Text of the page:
Seattle, USA. Exportation of wood products from the North American west coast to Asia was fairly uneventful up until 2010 when shipment of particularly logs from the US and lumber from British Columbia took off to levels not seen for almost 20 years. From 2009 to 2013, the value of logs and lumber shipped over the Pacific Ocean surged from 1.7 billion dollars to 4.9 billion dollars. Since the record high in 2013, the total export value has fallen quite substantially and was just over 3.3 billion dollars in 2015.
Customs data for the first six months of 2016 show a continued decline by 18% in the exportation value for Canada, while US exports were up three percent year-over-year, as reported in the Special Report in the latest issue of the Wood Resource Quarterly (WRQ). The biggest change the past year has been the substantial decline in Canadian shipments of softwood lumber to China because of sawmills in British Columbia directing their sales to the healthy US market. The export value for BC lumber shipped to China in 2016 is on pace to decline by 50% as was exported in 2014.
The two neighboring regions, British Columbia and the US Northwest (the states of Washington and Oregon), have chosen two quite different paths regarding the mix between logs and lumber exports to Asia. The US has exported mostly softwood logs valued at about 77% of the total value of shipped logs and lumber the past few years, while Canada’s major export product has been softwood lumber, accounting for just over 75% of total exports in 2015 and 2016, reports the WRQ (www.woodprices.com).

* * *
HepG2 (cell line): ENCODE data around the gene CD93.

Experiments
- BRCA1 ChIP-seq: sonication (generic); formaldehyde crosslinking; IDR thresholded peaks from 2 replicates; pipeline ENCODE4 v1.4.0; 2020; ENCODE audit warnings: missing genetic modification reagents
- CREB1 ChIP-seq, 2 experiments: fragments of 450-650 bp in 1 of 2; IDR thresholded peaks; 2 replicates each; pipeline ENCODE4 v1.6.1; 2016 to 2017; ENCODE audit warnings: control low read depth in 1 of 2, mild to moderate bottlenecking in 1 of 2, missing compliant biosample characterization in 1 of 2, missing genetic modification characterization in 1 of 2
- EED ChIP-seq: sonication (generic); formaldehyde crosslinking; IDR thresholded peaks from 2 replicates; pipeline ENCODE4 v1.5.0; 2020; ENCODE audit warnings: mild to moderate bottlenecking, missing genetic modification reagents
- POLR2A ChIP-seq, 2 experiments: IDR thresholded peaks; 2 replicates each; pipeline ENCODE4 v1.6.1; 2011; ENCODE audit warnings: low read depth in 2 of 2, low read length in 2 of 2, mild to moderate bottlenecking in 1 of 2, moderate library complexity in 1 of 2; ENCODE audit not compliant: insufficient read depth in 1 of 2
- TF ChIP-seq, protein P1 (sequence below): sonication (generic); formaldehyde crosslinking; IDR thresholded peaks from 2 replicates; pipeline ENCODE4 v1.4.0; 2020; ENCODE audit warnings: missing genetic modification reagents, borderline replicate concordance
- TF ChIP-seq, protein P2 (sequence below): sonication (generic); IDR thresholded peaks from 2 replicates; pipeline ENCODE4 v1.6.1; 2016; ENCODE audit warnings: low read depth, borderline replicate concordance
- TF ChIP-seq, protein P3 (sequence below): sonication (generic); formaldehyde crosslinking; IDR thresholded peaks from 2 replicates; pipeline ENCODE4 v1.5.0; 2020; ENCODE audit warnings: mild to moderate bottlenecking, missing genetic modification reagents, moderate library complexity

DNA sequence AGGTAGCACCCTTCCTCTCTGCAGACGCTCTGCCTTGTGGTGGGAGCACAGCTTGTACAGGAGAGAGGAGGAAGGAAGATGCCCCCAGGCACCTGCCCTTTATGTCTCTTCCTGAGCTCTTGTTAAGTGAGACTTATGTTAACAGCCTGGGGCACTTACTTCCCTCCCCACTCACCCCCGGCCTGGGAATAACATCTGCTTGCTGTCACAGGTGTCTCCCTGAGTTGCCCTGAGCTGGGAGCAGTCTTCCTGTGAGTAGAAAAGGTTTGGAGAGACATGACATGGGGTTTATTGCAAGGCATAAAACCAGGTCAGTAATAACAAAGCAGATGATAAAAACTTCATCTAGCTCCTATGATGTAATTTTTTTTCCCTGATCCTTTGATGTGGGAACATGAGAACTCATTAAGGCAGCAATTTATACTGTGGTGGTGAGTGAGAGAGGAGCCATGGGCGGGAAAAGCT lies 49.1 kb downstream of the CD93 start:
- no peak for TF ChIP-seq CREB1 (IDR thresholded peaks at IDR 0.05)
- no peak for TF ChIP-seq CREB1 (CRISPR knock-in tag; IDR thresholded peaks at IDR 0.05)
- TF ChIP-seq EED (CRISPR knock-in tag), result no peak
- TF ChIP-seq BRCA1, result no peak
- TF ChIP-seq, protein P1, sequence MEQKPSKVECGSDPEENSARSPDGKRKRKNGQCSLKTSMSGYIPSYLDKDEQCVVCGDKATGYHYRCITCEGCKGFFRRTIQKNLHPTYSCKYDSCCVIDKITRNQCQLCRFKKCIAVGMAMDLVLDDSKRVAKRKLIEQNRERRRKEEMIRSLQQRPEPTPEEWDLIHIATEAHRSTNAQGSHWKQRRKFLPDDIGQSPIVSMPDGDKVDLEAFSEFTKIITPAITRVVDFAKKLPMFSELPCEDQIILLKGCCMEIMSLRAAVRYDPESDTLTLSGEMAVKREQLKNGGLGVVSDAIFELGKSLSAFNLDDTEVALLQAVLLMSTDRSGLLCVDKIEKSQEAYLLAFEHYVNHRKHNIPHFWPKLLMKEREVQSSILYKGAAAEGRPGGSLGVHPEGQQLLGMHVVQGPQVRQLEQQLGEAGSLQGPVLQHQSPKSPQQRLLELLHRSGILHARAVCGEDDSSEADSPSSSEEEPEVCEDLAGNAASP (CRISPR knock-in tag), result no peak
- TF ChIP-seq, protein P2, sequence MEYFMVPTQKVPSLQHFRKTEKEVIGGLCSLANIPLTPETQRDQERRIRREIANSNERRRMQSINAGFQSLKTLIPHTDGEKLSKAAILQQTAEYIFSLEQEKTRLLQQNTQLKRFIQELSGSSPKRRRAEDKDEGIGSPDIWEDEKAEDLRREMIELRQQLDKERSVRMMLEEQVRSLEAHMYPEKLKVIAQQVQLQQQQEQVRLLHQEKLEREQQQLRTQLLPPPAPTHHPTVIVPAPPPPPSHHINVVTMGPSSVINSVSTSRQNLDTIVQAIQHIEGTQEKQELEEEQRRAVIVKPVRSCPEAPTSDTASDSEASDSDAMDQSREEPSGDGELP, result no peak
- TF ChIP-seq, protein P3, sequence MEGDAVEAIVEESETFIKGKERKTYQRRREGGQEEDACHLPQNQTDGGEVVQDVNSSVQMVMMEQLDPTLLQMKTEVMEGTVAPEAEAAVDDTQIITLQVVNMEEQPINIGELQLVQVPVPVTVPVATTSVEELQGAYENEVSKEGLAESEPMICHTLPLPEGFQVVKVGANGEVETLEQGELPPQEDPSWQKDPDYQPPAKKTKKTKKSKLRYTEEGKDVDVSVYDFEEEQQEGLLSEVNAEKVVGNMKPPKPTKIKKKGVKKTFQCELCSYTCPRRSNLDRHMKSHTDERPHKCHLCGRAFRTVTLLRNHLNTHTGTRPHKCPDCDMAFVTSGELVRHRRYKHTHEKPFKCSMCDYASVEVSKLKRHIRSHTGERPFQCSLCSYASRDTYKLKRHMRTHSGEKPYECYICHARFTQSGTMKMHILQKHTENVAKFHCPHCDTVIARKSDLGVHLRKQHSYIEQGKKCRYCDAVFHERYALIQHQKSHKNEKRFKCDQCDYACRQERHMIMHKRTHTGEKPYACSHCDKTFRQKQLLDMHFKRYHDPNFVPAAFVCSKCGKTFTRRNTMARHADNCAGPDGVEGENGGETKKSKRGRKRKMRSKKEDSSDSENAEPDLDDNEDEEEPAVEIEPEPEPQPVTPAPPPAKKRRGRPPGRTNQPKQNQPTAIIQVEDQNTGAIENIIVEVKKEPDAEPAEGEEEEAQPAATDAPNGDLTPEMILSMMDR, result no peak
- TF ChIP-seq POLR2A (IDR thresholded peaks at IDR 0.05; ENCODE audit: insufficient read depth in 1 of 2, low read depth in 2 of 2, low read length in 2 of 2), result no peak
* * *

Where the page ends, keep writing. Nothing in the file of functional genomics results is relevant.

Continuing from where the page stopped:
Not surprisingly, a shift in destination for North American logs and lumber has occurred the past five years. For many decades, Japan was the major consumer of forest products from the US and Canada, but in 2011 China surpassed Japan as the major trading partner of wood products. In 2015, North American logs and lumber exported to China and Japan were valued at 1.9 billion dollars and 1.2 billion dollars, respectively. This “gap” between the two countries is likely to shrink in 2016.
Global lumber, sawlog and pulpwood market reporting is included in the 52-page quarterly publication Wood Resource Quarterly (WRQ). The report, which was established in 1988 and has subscribers in over 30 countries, tracks sawlog, pulpwood, lumber and pellet prices, trade and market developments in most key regions around the world. To subscribe to the WRQ, please go to www.woodprices.com
Wood Resources International LLC